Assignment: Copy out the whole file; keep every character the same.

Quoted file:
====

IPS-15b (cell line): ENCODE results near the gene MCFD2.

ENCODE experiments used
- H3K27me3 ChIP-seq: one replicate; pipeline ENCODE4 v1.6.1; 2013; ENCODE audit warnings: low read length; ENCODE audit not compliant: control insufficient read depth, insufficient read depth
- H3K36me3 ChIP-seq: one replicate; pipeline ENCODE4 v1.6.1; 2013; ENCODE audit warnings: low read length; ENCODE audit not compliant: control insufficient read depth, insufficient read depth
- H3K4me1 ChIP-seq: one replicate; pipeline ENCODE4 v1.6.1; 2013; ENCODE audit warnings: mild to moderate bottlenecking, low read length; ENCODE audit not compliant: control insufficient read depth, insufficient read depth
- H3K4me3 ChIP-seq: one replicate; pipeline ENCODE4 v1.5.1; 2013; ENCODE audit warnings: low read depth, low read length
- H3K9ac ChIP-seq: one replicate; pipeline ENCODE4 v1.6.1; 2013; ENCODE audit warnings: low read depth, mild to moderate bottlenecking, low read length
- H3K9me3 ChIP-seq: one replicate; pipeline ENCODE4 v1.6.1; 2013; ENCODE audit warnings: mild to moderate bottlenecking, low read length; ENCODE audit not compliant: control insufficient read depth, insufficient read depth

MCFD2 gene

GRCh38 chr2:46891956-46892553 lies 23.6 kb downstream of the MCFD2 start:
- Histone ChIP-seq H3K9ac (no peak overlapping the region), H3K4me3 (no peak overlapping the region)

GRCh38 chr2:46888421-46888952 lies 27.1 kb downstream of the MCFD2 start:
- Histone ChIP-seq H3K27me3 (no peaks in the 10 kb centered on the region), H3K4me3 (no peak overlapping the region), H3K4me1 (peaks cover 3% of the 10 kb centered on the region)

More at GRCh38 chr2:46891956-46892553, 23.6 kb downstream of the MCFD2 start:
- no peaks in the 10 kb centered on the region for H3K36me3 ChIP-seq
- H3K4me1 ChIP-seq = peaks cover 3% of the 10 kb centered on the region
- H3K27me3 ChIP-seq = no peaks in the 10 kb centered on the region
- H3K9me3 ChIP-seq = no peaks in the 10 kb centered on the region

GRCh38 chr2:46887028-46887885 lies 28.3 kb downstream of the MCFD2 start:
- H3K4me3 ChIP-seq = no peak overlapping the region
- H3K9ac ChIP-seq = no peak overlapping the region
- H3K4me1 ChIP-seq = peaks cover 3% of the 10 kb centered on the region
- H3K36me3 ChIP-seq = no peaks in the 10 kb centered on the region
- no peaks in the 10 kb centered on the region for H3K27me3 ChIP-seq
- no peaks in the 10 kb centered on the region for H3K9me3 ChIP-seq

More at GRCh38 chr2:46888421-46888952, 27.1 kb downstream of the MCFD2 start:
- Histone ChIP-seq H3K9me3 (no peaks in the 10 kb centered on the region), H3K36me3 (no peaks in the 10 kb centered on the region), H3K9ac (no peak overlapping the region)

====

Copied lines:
IPS-15b (cell line): ENCODE results near the gene MCFD2.

ENCODE experiments used
- H3K27me3 ChIP-seq: one replicate; pipeline ENCODE4 v1.6.1; 2013; ENCODE audit warnings: low read length; ENCODE audit not compliant: control insufficient read depth, insufficient read depth
- H3K36me3 ChIP-seq: one replicate; pipeline ENCODE4 v1.6.1; 2013; ENCODE audit warnings: low read length; ENCODE audit not compliant: control insufficient read depth, insufficient read depth
- H3K4me1 ChIP-seq: one replicate; pipeline ENCODE4 v1.6.1; 2013; ENCODE audit warnings: mild to moderate bottlenecking, low read length; ENCODE audit not compliant: control insufficient read depth, insufficient read depth
- H3K4me3 ChIP-seq: one replicate; pipeline ENCODE4 v1.5.1; 2013; ENCODE audit warnings: low read depth, low read length
- H3K9ac ChIP-seq: one replicate; pipeline ENCODE4 v1.6.1; 2013; ENCODE audit warnings: low read depth, mild to moderate bottlenecking, low read length
- H3K9me3 ChIP-seq: one replicate; pipeline ENCODE4 v1.6.1; 2013; ENCODE audit warnings: mild to moderate bottlenecking, low read length; ENCODE audit not compliant: control insufficient read depth, insufficient read depth

MCFD2 gene

GRCh38 chr2:46891956-46892553 lies 23.6 kb downstream of the MCFD2 start:
- Histone ChIP-seq H3K9ac (no peak overlapping the region), H3K4me3 (no peak overlapping the region)

GRCh38 chr2:46888421-46888952 lies 27.1 kb downstream of the MCFD2 start:
- Histone ChIP-seq H3K27me3 (no peaks in the 10 kb centered on the region), H3K4me3 (no peak overlapping the region), H3K4me1 (peaks cover 3% of the 10 kb centered on the region)

More at GRCh38 chr2:46891956-46892553, 23.6 kb downstream of the MCFD2 start:
- no peaks in the 10 kb centered on the region for H3K36me3 ChIP-seq
- H3K4me1 ChIP-seq = peaks cover 3% of the 10 kb centered on the region
- H3K27me3 ChIP-seq = no peaks in the 10 kb centered on the region
- H3K9me3 ChIP-seq = no peaks in the 10 kb centered on the region

GRCh38 chr2:46887028-46887885 lies 28.3 kb downstream of the MCFD2 start:
- H3K4me3 ChIP-seq = no peak overlapping the region
- H3K9ac ChIP-seq = no peak overlapping the region
- H3K4me1 ChIP-seq = peaks cover 3% of the 10 kb centered on the region
- H3K36me3 ChIP-seq = no peaks in the 10 kb centered on the region
- no peaks in the 10 kb centered on the region for H3K27me3 ChIP-seq
- no peaks in the 10 kb centered on the region for H3K9me3 ChIP-seq

More at GRCh38 chr2:46888421-46888952, 27.1 kb downstream of the MCFD2 start:
- Histone ChIP-seq H3K9me3 (no peaks in the 10 kb centered on the region), H3K36me3 (no peaks in the 10 kb centered on the region), H3K9ac (no peak overlapping the region)